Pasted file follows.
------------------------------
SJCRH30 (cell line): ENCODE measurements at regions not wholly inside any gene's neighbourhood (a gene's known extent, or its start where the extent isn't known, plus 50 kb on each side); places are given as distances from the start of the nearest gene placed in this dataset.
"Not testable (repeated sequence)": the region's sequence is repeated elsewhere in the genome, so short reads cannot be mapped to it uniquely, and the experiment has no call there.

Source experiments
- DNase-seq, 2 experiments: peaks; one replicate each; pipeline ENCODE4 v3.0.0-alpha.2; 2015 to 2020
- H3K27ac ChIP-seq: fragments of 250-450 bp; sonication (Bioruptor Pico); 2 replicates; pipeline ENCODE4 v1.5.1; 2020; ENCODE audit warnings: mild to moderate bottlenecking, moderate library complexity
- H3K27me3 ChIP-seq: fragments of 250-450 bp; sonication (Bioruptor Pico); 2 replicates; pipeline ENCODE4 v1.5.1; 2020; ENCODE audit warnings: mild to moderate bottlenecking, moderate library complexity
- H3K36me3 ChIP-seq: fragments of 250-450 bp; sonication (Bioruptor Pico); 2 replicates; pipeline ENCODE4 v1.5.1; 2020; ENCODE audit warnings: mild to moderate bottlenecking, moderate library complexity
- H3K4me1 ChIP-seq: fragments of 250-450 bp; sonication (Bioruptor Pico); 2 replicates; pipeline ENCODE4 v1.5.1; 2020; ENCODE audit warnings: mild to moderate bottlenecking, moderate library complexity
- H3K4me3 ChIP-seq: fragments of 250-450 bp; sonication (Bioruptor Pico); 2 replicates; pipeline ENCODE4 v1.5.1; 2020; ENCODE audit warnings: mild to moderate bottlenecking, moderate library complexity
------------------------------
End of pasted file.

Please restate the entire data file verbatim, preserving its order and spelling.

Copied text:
SJCRH30 (cell line): ENCODE measurements at regions not wholly inside any gene's neighbourhood (a gene's known extent, or its start where the extent isn't known, plus 50 kb on each side); places are given as distances from the start of the nearest gene placed in this dataset.
"Not testable (repeated sequence)": the region's sequence is repeated elsewhere in the genome, so short reads cannot be mapped to it uniquely, and the experiment has no call there.

Source experiments
- DNase-seq, 2 experiments: peaks; one replicate each; pipeline ENCODE4 v3.0.0-alpha.2; 2015 to 2020
- H3K27ac ChIP-seq: fragments of 250-450 bp; sonication (Bioruptor Pico); 2 replicates; pipeline ENCODE4 v1.5.1; 2020; ENCODE audit warnings: mild to moderate bottlenecking, moderate library complexity
- H3K27me3 ChIP-seq: fragments of 250-450 bp; sonication (Bioruptor Pico); 2 replicates; pipeline ENCODE4 v1.5.1; 2020; ENCODE audit warnings: mild to moderate bottlenecking, moderate library complexity
- H3K36me3 ChIP-seq: fragments of 250-450 bp; sonication (Bioruptor Pico); 2 replicates; pipeline ENCODE4 v1.5.1; 2020; ENCODE audit warnings: mild to moderate bottlenecking, moderate library complexity
- H3K4me1 ChIP-seq: fragments of 250-450 bp; sonication (Bioruptor Pico); 2 replicates; pipeline ENCODE4 v1.5.1; 2020; ENCODE audit warnings: mild to moderate bottlenecking, moderate library complexity
- H3K4me3 ChIP-seq: fragments of 250-450 bp; sonication (Bioruptor Pico); 2 replicates; pipeline ENCODE4 v1.5.1; 2020; ENCODE audit warnings: mild to moderate bottlenecking, moderate library complexity